Can we talk about that, please? Or do we just not know very much about that situation and so in our ignorance we feel the need to retreat to a safe, well-trodden, hopelessly simplistic debate about the economic and political ideology of an entire country comprising 1.3 billion human beings? I know we're better than that. If we don't know much about something we can RTFA, do a little independent research and bring our findings back to the community, or just keep quiet and listen to more-informed people speak on the subject.
posted by Scientist at 9:16 AM on May 8, 2012 [8 favorites]


Al Jazeera English and Al Jazeera Arabic have separate editorial and management ( except joined at the very top) structures too. What you get on Arabic is very different from AJE in style, tone, and focus,

Ah, good job. I've only watched the English version, so maybe I presumed they were the same but for language.
posted by Jehan at 9:19 AM on May 8, 2012


LiteOpera: "You can't have communism and a free press. This hasn't worked anywhere.

Has anyone even tried it?
"

Alexander Dubček in Czechoslovakia back in the 60s, but then those pesky Soviets decided to follow the words of Lenin and sent in the tanks....
posted by symbioid at 10:52 AM on May 8, 2012


I wonder how much of China's coverage in the U.S. is shaped not just by economic interests of the parent companies, but also the desire for elites in the U.S. to simply have access to China. It seems like reporters are less likely to want to go hard against the Chinese government, and I think a big part of that may simply be that they like going there, and won't be able to if they piss off the government too much.
clamping down on the press is much harder in a functioning capitalist society
Right, which is totally why you can watch Al Jazera English on cable in the U.S.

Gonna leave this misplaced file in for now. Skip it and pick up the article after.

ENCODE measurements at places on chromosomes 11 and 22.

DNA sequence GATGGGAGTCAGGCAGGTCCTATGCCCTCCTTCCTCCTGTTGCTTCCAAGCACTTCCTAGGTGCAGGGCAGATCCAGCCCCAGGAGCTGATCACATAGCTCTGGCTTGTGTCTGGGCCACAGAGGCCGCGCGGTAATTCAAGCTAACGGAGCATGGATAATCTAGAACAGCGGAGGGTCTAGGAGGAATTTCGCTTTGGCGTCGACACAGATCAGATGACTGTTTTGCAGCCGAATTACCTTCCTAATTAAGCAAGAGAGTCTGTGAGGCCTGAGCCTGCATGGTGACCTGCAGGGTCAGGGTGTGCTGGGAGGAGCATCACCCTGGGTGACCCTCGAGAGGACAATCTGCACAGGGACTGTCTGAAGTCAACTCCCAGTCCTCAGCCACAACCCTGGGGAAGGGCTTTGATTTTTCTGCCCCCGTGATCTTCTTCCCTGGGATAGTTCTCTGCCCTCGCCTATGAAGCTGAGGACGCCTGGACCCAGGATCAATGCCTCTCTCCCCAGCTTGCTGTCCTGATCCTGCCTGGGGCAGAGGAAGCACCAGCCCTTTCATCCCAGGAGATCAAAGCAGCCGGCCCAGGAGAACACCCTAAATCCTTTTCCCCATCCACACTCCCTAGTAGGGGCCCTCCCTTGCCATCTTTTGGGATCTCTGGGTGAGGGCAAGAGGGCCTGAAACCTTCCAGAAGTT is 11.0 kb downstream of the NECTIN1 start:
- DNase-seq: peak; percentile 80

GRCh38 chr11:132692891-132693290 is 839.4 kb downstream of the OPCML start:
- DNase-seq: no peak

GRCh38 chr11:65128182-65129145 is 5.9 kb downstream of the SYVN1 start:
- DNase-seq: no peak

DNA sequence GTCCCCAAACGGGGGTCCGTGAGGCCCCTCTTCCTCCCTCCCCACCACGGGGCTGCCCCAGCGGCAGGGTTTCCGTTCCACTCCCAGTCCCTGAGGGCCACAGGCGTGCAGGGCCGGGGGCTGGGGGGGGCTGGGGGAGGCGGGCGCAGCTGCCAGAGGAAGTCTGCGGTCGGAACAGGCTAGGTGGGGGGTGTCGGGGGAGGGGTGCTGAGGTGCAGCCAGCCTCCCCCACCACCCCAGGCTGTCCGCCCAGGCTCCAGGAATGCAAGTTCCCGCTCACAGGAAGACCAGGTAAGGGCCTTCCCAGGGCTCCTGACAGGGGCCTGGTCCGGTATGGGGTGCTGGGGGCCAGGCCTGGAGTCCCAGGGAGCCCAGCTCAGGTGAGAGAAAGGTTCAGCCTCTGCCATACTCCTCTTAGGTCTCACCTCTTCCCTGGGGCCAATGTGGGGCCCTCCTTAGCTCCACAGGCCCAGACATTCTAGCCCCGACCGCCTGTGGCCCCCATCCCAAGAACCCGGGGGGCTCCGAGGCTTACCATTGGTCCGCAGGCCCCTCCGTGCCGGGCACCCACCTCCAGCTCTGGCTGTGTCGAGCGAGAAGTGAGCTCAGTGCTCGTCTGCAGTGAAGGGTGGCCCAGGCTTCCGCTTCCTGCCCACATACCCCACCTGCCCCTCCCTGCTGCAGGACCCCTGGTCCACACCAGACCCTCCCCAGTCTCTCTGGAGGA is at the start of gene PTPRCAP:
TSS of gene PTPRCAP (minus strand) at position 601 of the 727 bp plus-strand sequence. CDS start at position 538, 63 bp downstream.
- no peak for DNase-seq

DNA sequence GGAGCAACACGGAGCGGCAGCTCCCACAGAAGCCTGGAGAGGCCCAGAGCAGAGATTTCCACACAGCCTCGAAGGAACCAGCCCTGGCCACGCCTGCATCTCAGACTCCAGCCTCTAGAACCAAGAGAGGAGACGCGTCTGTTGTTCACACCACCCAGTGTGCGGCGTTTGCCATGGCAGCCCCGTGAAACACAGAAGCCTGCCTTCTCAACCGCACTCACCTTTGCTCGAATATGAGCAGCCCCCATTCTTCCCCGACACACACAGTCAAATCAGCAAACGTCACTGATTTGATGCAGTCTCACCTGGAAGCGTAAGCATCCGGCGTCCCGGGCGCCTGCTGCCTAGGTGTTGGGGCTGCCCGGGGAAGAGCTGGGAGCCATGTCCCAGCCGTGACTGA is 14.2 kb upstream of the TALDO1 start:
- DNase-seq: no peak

But more seriously, China obviously has a functioning capitalist society. I suppose capitalism probably does help the spread of bad news in one way: News the government doesn't want you to know about has an intrinsic economic value. If you push the edge of what's acceptable, you'll get popular. There are lots of popular message boards and blogging services that are censored, but the fact that posts need to be removed shows people are hearing about it. Those services exist because people are trying to get rich.

If there was no way to make money off of an internet service, then people might not run them.
Argh! FFS, Israel is more "communist" than the Chinese. Viktor Belenko, the Soviet MiG pilot, found the U.S. to be more "communist" than the Soviet Union.
That's interesting. What made him say that, I wonder? Obviously in 1947 the U.S. 1976.
Ideal Communism: classless, status-less society in which the needs of everyone are advanced in equal measure; health insurance for everyone; shiny happy people dancing beneath a rainbow...

Real Communism: The attempt of transitioning to Ideal Communism gone horribly awry; no freedom of speech, press etc.; political prisoners rotting away in gulags; a ruling party with rampant nepotism;
Wow, that's a pretty self-serving definition. We'll just define communism as having failed! That way, we can say communism always fails, and if it doesn't fail, we don't have to consider it!
Don't forget how, immediately after 9/11, the US came close to bombing Al-Jazeera's headquarters. At this point I presume they have a back-door agreement with the US to operate, as long as they don't say anything too incendiary, and I imagine their newsroom has at least a couple of folks on the CIA payroll.
Al Jazera is run by the government of Qatar, which in addition to AJ also hosts US Central Command (or CENTCOM) - which was where we managed the war in Iraq and Afghanistan. Presumably interfering too much might cause diplomatic problems. Who knows what's really going on.
posted by delmoi at 12:09 PM on May 8, 2012


Foreign press is easy to identify and clamp down on. It's past time news bureaus started relying on local talent to get the story.

Local talent working for foreign news agencies are easily identifiable. I agree with the general sentiment, but I also understand why Al Jazeera is closing shop. What are their other options?
posted by romanb at 2:03 AM on May 9, 2012